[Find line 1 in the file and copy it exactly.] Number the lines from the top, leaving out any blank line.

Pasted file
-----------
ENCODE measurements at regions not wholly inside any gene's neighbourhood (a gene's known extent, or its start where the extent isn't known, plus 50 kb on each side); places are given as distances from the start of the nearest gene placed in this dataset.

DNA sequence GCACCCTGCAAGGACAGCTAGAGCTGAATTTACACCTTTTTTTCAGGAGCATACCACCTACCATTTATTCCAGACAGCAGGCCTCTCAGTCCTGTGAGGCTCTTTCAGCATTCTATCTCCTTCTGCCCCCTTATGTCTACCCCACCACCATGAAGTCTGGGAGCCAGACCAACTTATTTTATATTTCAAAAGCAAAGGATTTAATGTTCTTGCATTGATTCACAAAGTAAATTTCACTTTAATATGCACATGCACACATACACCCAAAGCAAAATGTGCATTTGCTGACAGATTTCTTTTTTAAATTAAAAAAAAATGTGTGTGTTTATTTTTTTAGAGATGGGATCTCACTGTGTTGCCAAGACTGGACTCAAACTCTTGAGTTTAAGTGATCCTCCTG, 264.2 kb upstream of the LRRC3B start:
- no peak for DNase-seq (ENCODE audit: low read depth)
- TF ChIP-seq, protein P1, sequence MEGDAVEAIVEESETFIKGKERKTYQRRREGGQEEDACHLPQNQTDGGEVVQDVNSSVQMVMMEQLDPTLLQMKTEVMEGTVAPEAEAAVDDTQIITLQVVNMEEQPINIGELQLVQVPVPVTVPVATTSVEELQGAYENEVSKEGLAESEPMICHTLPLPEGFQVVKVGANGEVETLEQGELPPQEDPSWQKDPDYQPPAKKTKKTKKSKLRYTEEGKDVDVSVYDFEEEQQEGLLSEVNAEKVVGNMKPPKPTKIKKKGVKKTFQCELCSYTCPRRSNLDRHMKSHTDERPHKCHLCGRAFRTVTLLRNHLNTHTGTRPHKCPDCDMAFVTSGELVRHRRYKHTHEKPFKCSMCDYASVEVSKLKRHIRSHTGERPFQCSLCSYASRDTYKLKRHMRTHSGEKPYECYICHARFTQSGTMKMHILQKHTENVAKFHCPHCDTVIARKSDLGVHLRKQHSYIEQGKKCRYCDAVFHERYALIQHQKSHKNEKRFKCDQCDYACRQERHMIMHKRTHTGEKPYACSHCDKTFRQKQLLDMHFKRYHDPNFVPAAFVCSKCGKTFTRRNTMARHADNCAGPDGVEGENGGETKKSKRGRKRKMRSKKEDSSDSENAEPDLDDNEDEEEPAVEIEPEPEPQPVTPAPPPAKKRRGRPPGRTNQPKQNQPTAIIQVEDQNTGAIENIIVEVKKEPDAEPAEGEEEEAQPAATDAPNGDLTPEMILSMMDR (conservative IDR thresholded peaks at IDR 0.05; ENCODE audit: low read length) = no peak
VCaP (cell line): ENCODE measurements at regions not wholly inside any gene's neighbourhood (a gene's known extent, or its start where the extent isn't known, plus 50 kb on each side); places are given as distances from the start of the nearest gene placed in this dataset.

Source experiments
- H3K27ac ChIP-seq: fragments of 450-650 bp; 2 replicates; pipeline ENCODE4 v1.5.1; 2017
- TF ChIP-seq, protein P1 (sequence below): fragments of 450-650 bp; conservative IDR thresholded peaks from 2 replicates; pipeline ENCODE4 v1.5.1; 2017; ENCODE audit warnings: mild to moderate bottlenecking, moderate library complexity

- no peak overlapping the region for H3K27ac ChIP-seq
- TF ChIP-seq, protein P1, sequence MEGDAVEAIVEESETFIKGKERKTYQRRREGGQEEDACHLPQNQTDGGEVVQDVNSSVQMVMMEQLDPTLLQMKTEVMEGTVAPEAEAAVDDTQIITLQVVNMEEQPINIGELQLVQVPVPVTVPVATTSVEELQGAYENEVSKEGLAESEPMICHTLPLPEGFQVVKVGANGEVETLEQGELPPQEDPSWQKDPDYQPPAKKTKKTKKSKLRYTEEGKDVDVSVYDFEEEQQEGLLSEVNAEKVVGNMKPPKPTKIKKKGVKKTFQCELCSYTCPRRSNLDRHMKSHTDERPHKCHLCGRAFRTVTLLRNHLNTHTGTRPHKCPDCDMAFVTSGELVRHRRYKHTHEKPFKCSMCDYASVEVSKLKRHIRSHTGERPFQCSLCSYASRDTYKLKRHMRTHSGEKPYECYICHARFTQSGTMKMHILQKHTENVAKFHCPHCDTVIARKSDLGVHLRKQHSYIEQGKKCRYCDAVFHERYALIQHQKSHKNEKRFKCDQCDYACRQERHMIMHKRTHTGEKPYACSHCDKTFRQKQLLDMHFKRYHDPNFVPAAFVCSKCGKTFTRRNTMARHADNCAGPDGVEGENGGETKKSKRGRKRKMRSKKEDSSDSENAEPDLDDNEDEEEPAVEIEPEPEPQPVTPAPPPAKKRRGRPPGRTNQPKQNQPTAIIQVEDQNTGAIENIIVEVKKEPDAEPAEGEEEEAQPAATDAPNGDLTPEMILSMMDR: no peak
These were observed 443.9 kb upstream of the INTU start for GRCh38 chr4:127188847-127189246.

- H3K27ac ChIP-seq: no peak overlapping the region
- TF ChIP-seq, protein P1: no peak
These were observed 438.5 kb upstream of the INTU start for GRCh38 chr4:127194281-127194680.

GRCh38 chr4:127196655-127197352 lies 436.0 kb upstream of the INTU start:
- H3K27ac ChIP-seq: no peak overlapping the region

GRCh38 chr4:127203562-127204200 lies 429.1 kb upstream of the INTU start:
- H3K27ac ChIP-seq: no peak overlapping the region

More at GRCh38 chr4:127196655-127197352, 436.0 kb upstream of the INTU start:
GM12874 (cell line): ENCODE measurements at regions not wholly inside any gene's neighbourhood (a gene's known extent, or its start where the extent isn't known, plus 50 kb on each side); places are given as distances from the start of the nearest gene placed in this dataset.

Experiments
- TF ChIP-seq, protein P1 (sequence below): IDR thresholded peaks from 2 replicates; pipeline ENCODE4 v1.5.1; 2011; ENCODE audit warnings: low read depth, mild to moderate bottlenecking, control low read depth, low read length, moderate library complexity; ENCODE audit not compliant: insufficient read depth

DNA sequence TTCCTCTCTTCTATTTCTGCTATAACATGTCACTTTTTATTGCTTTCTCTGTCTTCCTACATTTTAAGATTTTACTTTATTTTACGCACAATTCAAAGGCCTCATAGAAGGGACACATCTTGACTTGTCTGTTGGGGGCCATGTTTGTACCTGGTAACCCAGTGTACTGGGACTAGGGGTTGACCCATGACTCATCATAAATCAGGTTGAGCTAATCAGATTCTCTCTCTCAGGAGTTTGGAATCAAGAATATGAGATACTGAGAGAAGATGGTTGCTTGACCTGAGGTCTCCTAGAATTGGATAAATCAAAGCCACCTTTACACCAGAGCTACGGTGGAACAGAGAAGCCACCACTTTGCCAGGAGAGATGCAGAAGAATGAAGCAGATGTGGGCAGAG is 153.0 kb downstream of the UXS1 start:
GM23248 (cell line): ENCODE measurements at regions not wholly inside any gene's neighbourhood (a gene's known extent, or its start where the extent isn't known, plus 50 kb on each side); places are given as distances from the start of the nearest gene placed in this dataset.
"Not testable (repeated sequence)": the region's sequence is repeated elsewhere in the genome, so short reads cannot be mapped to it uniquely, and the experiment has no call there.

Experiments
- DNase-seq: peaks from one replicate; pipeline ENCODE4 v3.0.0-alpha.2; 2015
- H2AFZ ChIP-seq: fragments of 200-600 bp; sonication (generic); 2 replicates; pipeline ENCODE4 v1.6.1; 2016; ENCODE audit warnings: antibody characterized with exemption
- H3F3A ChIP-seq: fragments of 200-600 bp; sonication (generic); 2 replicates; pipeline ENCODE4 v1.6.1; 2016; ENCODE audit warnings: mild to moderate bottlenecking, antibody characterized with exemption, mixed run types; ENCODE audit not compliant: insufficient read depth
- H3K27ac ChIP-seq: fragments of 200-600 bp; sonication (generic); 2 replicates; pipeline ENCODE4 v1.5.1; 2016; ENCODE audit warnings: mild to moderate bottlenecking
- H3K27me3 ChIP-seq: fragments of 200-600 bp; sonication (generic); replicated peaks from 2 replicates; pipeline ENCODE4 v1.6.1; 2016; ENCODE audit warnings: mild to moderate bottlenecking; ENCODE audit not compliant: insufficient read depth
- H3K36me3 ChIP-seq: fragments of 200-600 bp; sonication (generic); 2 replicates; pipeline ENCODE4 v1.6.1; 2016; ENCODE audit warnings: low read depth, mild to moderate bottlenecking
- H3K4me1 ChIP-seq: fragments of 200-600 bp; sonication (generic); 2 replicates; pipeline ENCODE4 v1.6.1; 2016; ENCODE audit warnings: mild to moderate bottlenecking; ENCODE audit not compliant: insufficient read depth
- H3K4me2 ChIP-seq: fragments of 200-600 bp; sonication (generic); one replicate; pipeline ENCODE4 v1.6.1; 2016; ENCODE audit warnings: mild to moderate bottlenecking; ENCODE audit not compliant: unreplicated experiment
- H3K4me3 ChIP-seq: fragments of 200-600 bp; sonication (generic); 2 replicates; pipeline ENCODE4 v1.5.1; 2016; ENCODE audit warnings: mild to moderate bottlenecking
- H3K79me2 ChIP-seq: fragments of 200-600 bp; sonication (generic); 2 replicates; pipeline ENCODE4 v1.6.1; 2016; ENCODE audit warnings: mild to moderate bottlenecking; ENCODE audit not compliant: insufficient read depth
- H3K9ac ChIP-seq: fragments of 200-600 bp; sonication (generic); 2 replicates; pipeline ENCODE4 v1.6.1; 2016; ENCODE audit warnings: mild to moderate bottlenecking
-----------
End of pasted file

ENCODE measurements at regions not wholly inside any gene's neighbourhood (a gene's known extent, or its start where the extent isn't known, plus 50 kb on each side); places are given as distances from the start of the nearest gene placed in this dataset.